When the Justice League comes together to fight evil, evil stands little chance.
In a world of economic uncertainty and social unrest, superheroes provide children with mentors, entrepreneurs with lessons in responsibility, and the rest of us with inspiration.
Now, DC Entertainment, the creators of renowned characters like Batman, Superman and Wonder Woman, has joined hands with Time Warner and Warner Brothers to leverage the collective power of these superheroes to tackle the troubles of the real world.
Their target: The hunger crisis in the Horn of Africa, an epidemic that has reached frightening proportions while being sparsely reported by the media.
We Can Be Heroes comes with immense leverage [thousands of employees, millions of canvases and platforms, a global fan base] and aspirational goals. In collaboration with three global nonprofits – Save the Children, Mercy Corps and International Rescue Committee – the conglomerates will match dollar for dollar up to a million dollars.
Their two-year goal: $2 million spread evenly among the three NGOs.
“13 million people go hungry in Africa. That is unimaginable. How are we letting this happen?” asked Cokie Roberts, prominent NPR journalist, author and board trustee for international nonprofit Save the Children, at a press junket Monday morning in New York City.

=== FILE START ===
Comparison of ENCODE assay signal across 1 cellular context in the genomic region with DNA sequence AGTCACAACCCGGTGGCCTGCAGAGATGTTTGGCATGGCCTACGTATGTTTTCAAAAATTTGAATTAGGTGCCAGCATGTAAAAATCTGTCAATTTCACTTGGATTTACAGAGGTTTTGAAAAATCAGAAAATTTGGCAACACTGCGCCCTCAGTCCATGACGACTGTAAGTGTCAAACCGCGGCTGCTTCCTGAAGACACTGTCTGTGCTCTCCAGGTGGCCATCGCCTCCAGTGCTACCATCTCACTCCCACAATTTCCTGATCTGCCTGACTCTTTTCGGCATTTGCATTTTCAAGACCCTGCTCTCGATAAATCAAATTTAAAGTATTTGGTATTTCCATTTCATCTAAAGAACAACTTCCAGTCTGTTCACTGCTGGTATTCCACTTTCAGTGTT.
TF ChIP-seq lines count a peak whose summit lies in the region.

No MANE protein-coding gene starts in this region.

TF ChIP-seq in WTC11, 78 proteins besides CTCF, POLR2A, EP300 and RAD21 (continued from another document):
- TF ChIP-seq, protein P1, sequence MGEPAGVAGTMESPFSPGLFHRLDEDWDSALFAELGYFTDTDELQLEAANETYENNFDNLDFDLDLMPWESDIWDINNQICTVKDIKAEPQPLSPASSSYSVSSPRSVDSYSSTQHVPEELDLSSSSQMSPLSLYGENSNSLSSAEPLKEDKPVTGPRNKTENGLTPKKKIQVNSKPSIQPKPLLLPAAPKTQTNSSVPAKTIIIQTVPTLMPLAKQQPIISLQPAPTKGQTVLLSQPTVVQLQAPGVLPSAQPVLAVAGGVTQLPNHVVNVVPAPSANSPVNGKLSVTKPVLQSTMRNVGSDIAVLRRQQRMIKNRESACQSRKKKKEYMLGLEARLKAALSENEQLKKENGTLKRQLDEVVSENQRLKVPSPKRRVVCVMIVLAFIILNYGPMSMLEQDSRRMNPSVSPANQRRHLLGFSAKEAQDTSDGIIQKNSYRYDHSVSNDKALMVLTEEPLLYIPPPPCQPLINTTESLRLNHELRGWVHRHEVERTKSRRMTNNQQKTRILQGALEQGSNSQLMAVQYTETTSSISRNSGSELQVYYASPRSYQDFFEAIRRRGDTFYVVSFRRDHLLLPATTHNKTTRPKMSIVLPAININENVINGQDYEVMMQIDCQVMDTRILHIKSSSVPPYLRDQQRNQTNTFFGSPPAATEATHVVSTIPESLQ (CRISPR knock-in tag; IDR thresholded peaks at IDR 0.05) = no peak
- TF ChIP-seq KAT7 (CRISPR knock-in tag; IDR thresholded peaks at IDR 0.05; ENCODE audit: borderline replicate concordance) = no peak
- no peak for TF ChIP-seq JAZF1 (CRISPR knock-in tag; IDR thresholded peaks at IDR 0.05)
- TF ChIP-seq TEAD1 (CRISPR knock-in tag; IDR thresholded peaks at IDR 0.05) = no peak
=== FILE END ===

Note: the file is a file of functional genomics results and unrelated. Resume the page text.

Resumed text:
Jeff Bewkes, CEO of Time Warner, who opened the event iterated that this cause marketing campaign is much more than straight up philanthropy for the company. “This is our corporate responsibility,” he said, adding, “We Can Be Heroes will capitalize on 90 years of storytelling to a global audience. We can help create far reaching awareness on a famine that can be fixed.”
Alluding to a consumer base already saturated with information, diffused by competitive branding exercises and weakening attention spans, Bewkes said, “Today consumer engagement is more important than ever before. Hunger isn’t geographically bound and our humanitarian care shouldn’t be either. Like the Justice League, together we can be heroes.”
everaging The Power of Herosim — and Interactive Media
This well thought out campaign – there is a merchandising component, a well-designed website and plans to integrate the message on all possible Warner and DC platforms globally – will capitalize on two leverage points: 1) The potent power of our collective strength in making a difference, and 2) The effectiveness of rich storytelling through a vast platform of interactive media.
I often say that half the battle of doing the right thing is telling your story effectively. In today’s connected world, stories matter. And this is where “having the opportunity to do something bigger than ourselves” can prove inspirational and monumental.
Diane Nelson, President of DC Entertainment, put it well: “This [campaign] is about awareness and using the intellectual property our companies own to make consumers aware of the crisis.” Nelson was picking up on something Roberts alluded to in our earlier conversation:
“Americans just need to know about this. We are a wonderful people and once we know that people are in dire need, we respond. Getting that information out there will really save millions of lives.”
There is no arguing that the need for help is indeed great.
As Barry Meyer, Chairman and CEO of Warner Bros., who sat down with CSRwire exclusively for an interview said, it is a perfect fit for the entertainment conglomerates.